The analytical data available will show you how many users there are, who logged in last, the most and least used logins, and even account and browser usage. The audit logs are a list of all activity, and they can be easily exported to Excel or PDF files. It’s pretty in-depth…although I do recall from my time configuring Zoho Vault that its reporting was even more in-depth, flexible and even allowed you to apply certain roles to users, and even restrict access to allow only very few features to be used.
The time came to install the Myki mobile app. Funnily enough, considering all the hype about how Myki was mostly controlled by your smartphone – I was unimpressed.
Adding my smartphone as a trusted device was easy – I just added it as a paired device after downloading it from the Play Store, and that was it – everything synced.
And then, the mobile app instructed me to install the web app. I’d managed to go pretty far without installing the mobile app, so this was an interesting development.
It’s also worth pointing out that you can unpair any device from any of the apps or browsers – say, if your device goes missing. For this reason, I liked the option of having the browser extension, web app and mobile app.
Myki Ease of Use and Setup
Setting up Myki was very easy overall. The program really walks you through the steps to get started. When I first installed the extension, it showed me a QR code and told me how to use that code to link with my phone.
I decided to ignore it (that’s just how much I care about giving you the inside scoop), and was asked to generate a text message code instead –
I was then asked to create my six-digit Myki passcode –
…and then was asked to install the browser extension..
…which I did. Once I’d installed it however…
So even though this all worked quickly and easily, I found myself being redirected back to my phone.
I decided to ignore this again, and opened the browser extension instead –
Importing time! Here’s what happened:
I chose import from Chrome. I was asked to download my Chrome data and then drag and drop the file here.
The whole process took around 2 minutes, from initial Myki download to importing my passwords. And I didn’t even need to use my phone other than to authenticate the first stage. Not bad at all!
The dashboard is nice and simple too – I could clearly see where each type of data was meant to go –
The program itself is also straightforward and easy to work with. Adding passwords, credit cards and other data is nicely, clearly laid out. I found I could only import passwords from either the desktop browser extension, or the mobile app – but not the web app (which would have been my first choice).
You’ll see Myki capture the logos of each login you save (see screenshot below), allowing you to easily identify the logins you’ve captured. I found the iOS and Android apps synced almost immediately with the browser extensions (if I entered a new password into my phone, it showed up on the browser extension in seconds).
And, in the rare case that Myki doesn’t capture a logo or site name from a site, you can add your own data there too.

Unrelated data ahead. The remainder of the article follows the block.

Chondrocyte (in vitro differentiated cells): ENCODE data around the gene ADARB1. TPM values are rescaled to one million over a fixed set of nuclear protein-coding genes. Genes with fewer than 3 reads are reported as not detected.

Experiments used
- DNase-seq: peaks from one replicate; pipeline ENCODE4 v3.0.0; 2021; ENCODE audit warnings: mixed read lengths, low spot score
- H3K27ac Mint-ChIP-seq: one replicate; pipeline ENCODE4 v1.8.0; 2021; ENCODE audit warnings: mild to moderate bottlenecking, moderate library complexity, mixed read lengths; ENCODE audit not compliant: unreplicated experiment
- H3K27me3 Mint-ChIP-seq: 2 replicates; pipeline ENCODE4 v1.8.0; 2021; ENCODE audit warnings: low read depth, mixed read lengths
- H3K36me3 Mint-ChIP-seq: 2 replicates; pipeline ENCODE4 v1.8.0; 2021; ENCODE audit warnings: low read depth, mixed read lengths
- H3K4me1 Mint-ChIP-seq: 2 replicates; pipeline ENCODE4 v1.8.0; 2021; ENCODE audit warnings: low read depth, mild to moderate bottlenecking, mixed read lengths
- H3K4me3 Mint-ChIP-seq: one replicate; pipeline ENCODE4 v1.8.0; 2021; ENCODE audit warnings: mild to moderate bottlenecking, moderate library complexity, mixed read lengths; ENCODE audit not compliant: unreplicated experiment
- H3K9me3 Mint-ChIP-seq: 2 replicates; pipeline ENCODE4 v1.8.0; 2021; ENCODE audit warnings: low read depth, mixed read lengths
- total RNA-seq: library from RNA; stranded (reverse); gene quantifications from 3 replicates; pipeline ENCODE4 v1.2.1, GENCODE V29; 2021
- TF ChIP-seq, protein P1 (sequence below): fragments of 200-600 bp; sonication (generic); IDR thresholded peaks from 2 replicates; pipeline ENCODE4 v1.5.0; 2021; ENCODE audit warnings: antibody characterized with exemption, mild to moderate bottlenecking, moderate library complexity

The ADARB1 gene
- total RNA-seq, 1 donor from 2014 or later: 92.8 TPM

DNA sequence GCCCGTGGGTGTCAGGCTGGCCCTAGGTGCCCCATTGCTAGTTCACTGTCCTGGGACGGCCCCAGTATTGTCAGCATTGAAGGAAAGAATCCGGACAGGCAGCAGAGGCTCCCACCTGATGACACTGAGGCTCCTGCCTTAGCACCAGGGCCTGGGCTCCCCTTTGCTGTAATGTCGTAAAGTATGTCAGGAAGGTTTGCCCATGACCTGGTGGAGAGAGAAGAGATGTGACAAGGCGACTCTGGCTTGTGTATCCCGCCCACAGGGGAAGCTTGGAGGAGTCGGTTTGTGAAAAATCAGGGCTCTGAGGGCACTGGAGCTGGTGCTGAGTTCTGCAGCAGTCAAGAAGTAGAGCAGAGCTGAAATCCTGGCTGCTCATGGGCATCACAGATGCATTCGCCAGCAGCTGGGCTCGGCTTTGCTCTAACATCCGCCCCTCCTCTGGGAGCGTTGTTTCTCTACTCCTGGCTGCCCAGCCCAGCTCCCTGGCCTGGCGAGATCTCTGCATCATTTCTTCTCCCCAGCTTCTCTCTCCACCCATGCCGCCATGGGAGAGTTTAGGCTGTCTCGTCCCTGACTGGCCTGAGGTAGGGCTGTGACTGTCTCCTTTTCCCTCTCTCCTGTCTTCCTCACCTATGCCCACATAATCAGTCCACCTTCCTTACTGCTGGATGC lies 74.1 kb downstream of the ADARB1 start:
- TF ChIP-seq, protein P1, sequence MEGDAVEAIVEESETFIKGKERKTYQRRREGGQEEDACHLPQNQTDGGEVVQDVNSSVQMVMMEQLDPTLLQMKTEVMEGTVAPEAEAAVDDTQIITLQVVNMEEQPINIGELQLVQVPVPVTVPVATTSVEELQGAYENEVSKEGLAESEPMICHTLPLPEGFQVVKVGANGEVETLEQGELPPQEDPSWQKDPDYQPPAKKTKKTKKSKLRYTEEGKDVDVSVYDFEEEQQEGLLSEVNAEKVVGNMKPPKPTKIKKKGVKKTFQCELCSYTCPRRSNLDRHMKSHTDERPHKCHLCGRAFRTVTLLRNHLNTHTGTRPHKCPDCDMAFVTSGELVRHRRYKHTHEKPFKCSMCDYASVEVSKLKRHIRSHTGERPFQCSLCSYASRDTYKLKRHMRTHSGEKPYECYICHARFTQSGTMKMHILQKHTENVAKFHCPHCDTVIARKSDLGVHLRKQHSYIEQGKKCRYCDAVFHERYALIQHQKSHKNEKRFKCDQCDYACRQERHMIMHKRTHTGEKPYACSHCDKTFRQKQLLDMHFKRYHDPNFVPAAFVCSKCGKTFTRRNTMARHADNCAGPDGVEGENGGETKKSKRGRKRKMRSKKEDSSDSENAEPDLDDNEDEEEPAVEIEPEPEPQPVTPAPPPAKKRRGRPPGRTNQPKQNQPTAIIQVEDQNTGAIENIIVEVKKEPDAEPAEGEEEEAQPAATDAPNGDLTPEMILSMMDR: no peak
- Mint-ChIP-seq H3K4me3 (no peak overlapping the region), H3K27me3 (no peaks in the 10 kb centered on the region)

Considering all the hype (and fear) that Myki was ‘all about’ the mobile app, I really didn’t experience anything different than I did with, say, Dashlane. I used the mobile app when I felt like it, but most of the time used the web app, and got along just fine.
Myki’s security options include both setting up a six-digit Myki PIN (similar to a master password but a six-digit number only) and two-factor authentication – but only if your mobile device supports it. If it does, you have the option of either using a biometric fingerprint or facial recognition. The Myki mobile app will lock itself after up to five minutes, at which point you need to enter your Myki PIN/two-factor authentication again. One nice feature is that the Myki app can unlock the desktop browser extension and the desktop app once they’re linked. I did really like that.
Everything I described above was straightforward to set up and use, although I did notice that the desktop app did seem to occasionally lock me out for no reason.
Myki’s ultimate security feature is that it stores all of your data offline so there’s no risk of it being hacked in a cloud server. This is pretty rare for a password manager (the only other one I can think of is 1Password), and while the debate rages around whether having local storage or cloud storage is better, I know that in the case of a data breach or hack, noone is getting into my device via my hacked password manager software.
Take it from Myki itself –
Myki uses its servers to communicate with your computer for linking the programs, but no data is stored there – this is called a “zero-knowledge” approach, and it’s pretty popular among other password managers too. The data is encrypted so that someone would need your login to Myki to see the info even if they got into your phone, but Myki don’t see any of your actual data – so, if you lose your Myki PIN, you lose all of your data too...unless you back it up. The backup data (should you choose to use it) is also encrypted in an encrypted file on your device that only the Myki app can open.
One other security aspect I liked was that during installation…
I had the above option – interesting to know!
Myki Customer Support
Myki’s customer support falls way behind its competitors. While the website has a FAQ section to explain a bit about how to use the software, there isn’t actually a ton of information other than the basic.
Even worse – Myki doesn’t have an email or phone number if you’re looking for some human help. The only way I could find to contact them was through their chat option via the mobile phone app. I first thought this was a live chat, but no – it’s an email ticketing service, and it’s only open from 9am-5pm.
I did receive an answer back first thing the next morning, but it was a standard form response, which was a bit surprising, considering it took so long to receive.
I think it would be good (and could even rival other password managers, like Sticky Password, who don’t have the best customer support either). I guess most people don’t choose a password manager specifically for the support on offer but even so – this was surprising.